I didn’t start losing weight until I realized this, and accepted my body for what it was – mine.

If you’re struggling with what you look like, please know that it’s okay. We’ve all been there. Some of us are still there, sometimes.

Today, I was there. I needed clothes for a temp job next month, and I felt all the lies I’d believed about myself come screaming back as I looked at myself in the mirror. But I didn’t let the thoughts take root. Instead, I just left. In another store, I put on a cute outfit and danced to Katy Perry and Ben Rector in the changing room. Needless to say, the thoughts were gone. (Totally because I knew I looked super cute.)

It’s okay to hate your body sometimes. Just please… don’t stay there.

It’s okay to love your body. It’s okay to put clothes on it that are inspired by a style that is uniquely yours. It’s okay to be proud of it. It’s okay to love it. And if you don’t, you’ll get there someday.

I’ve heard that the way to get over a crush is to focus on one of their flaws, until you can’t see why you liked them in the first place. Today, I challenge you to do the opposite. I challenge you to find something about your body that you love. Maybe it’s your nose or your legs or your elbows. It can be big or small – just something that either you love or something that others have complimented. Tomorrow or next week or next month, find something else. Keep doing this until your list reaches from the top of your pretty head to the bottom of your adorable heels (yeah, the same heels that are encircled in yucky dead skin sometimes). Whenever you look in the mirror, repeat these things over and over again. Soon, your perspective will change. If not, keep working at it. And hopefully, you’ll soon realize that you’re a beautiful, unforgettable, unique person made in God’s image, for His glory, because He delights in you.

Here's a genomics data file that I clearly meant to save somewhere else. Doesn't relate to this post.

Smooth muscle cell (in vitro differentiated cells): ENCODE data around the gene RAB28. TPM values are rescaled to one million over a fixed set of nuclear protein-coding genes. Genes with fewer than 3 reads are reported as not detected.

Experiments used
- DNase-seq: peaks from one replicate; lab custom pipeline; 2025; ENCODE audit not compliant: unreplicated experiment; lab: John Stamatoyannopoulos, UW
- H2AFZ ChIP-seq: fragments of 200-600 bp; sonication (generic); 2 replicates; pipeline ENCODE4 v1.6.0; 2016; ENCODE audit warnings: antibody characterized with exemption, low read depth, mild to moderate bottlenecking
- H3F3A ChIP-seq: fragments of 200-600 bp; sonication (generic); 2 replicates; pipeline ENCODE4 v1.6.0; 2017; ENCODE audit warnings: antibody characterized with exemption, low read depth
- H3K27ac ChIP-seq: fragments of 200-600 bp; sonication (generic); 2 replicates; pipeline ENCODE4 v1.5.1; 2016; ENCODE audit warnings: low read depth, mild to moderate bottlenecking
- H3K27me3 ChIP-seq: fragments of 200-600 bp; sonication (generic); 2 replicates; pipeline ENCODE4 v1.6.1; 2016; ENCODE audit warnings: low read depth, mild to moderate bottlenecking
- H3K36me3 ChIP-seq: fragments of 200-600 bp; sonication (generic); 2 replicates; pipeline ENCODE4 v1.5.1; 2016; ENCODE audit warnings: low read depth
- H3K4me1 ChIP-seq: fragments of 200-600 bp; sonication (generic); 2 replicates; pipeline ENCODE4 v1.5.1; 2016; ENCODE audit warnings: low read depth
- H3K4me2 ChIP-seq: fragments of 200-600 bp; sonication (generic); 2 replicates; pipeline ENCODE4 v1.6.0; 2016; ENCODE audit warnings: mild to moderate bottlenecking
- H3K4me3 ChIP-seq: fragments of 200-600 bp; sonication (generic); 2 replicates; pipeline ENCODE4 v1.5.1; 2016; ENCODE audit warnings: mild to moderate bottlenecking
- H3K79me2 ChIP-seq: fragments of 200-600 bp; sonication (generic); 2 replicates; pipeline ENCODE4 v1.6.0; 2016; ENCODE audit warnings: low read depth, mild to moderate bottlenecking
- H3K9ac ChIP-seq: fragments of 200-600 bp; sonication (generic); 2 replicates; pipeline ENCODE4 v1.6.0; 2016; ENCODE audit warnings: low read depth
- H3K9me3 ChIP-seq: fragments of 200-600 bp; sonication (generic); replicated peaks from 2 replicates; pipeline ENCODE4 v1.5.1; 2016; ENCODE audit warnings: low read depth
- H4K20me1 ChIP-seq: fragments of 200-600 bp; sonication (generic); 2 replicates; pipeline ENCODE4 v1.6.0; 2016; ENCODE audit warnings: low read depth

when internet friends become real.

I’ve never believed that internet friends aren’t “real friends,” simply because I’ve loved all of the people I met on the internet (okay, maybe not all – but certainly most of them!), so much that I often wish I could meet them.

A week ago, it finally happened.

The Elf (Heather) has been following my blog ever since her sister, Jane, introduced it to her several years ago. Neither know exactly how long they’ve followed my blog (Heather says Jane’s been reading it for “ages”), but it’s been a while. Heather didn’t really start reading it until she found and resonated with my first Harry Potter post (our experiences with this franchise are ridiculously similar), and then, according to her, found out that I “wrote fantastic rants.”

Heather, for whatever reason, started reading my blog and commenting a lot, and I grew to really enjoy hearing from my elven friend, whoever she was (we didn’t exchange names until later). I soon found out that she was from Australia, so obviously we never thought we’d be able to meet, although we both wished we could. Fast forward to a few months ago, when she messaged me on Facebook and told me she and her sister would be in the States for a while, specifically about an hour away from where I live, and wondered if I’d like to get together. To which I said something along the lines of, “HECK YES!”

A week ago, we finally met. We hugged, then got in the car and took a picture to send to our relatives, assuring them that we were all real and not random middle-aged men!

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{heavily photoshopped bc the girls were in shadows and we were too focused on talking to get another one}


My sister and I drove them to a famous fast food restaurant and sat for at least two hours talking, eating, and laughing together. And it. was. a. BLAST. I’ve rarely met people whom I’ve connected with so closely and so quickly, and finally listening to Heather and Jane’s story after wanting to for so. dang. long. was amazing, to say the least!